Formerly obese man facing jail for attempted blackmail

First published in News The Northern Echo: Photograph of the Author by

A MORBIDLY-OBESE man who was so fat he dodged a four-year prison sentence for a baseball attack is now facing jail again for trying to blackmail a car wash operator.

Peter Owens, 42, from Hartlepool, threatened stab the man and set fire to his business in Stockton after a dispute over alleged damage to his S-type Jaguar.

The father-of-seven demanded money from the victim, claiming wheels on his "beautiful" car had been scratched, Teesside Crown Court heard during a three-day trial.

Giving evidence in the case, Owens admitted shouting and swearing on visits to the business but said he threatened the man not with violence but "with a solicitor".

He told the jury of nine women and three men that he went to the car wash a number of times and was angry that nothing was being done to address his complaint.

He said at the time of the incident in April last year he weighed about 42 stone. He had lost weight, but was still more than 20 stone, he explained to the court.

Owens, of Sydenham Road, Hartlepool, denied three charges of blackmail and was found guilty of two. The jury acquitted him of threatening to have his victim "kneecapped".

The judge, Recorder David Dobbin, adjourned sentencing until the new year so background reports can be prepared and a medical update can be given by a doctor.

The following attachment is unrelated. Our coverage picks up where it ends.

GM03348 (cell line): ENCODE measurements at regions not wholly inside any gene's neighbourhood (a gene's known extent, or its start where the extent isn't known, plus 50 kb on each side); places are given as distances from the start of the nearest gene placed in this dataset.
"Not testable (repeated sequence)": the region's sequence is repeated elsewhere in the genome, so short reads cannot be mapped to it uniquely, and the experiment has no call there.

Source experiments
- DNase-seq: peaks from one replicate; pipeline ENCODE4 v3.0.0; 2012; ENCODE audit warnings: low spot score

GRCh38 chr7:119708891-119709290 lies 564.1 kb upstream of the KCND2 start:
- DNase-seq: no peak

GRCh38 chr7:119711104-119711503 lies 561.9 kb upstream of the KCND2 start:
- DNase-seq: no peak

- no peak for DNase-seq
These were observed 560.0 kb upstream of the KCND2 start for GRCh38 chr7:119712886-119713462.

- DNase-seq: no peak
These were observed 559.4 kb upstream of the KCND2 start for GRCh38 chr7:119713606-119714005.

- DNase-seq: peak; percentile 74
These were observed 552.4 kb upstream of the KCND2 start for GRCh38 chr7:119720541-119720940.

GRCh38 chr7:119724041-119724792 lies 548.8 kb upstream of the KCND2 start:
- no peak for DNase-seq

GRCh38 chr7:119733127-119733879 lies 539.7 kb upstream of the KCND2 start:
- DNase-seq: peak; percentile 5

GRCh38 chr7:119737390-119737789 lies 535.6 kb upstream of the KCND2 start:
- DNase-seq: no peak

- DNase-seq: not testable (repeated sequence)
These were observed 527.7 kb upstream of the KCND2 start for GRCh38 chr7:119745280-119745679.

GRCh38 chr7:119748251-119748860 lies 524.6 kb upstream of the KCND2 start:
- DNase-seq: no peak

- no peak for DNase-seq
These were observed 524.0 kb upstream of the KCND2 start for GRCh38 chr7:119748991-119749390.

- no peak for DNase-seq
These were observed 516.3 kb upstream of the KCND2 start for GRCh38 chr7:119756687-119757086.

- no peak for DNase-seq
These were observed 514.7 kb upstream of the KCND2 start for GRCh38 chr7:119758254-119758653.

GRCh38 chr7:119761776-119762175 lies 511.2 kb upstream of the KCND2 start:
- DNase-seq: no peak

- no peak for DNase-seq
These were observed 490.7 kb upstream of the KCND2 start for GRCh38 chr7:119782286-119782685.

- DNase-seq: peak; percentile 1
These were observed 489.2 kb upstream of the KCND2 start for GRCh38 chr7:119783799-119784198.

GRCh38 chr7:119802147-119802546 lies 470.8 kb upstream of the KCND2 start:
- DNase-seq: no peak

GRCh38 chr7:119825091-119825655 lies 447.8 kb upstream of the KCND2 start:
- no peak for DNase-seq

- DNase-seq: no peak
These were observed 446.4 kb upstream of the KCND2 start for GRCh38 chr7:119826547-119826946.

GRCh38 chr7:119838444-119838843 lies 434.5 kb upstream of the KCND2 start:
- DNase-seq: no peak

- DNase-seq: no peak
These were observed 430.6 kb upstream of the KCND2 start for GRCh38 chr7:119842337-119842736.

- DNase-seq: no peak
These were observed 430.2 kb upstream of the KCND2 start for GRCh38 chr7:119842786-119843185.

Nigel Soppitt, defending, said Owens has "a catalogue of ailments" and told the judge: "He understands it is a serious offence and Your Honour will be considering custody."

Owens was shown leniency by a different judge at the same court three years ago after he heard how he had a condition which meant he was at risk of dying in his sleep.

His barrister said he was closely monitored by his family at home and was "full of fear" of a custodial sentence because prison staff would have trouble managing him.

Judge Peter Armstrong told Owens that a premeditated attack with a weapon would usually attract a jail sentence of between two and four years.

He was locked up for 15 months after the judge told him: "I will reduce the sentence considerably . . . I will go outside the guidelines because of the problems you have."

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